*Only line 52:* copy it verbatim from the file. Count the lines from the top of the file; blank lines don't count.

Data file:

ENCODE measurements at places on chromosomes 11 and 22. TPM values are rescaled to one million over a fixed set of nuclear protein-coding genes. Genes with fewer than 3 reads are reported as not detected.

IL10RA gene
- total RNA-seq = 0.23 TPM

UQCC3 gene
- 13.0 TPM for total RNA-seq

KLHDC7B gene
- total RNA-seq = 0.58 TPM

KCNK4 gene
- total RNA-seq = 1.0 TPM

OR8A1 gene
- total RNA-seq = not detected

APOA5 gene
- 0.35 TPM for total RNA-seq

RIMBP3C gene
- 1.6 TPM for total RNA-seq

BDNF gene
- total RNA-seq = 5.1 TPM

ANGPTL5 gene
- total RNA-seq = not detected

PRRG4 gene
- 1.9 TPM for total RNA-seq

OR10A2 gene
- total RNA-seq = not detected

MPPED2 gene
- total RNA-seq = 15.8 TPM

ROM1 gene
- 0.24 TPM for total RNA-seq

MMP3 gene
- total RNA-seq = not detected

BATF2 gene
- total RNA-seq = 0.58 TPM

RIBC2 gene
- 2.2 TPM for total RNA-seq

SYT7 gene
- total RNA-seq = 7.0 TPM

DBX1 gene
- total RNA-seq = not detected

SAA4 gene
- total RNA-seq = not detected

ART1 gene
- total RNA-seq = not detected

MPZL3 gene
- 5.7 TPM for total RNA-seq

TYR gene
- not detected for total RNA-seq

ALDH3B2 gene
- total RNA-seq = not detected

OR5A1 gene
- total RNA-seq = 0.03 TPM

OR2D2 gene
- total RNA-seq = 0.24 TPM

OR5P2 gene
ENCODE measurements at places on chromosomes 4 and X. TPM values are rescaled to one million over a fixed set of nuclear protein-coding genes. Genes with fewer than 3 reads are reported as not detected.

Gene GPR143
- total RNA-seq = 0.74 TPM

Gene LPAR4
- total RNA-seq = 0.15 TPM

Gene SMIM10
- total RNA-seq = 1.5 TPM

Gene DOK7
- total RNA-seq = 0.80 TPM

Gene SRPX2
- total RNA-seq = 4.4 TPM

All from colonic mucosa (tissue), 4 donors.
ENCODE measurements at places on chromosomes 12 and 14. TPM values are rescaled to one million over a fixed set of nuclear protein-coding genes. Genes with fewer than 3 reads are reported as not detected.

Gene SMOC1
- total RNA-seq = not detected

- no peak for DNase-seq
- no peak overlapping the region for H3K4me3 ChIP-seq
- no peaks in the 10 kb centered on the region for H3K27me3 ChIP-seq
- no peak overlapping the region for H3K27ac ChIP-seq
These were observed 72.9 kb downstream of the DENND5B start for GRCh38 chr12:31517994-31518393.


OR5P2 gene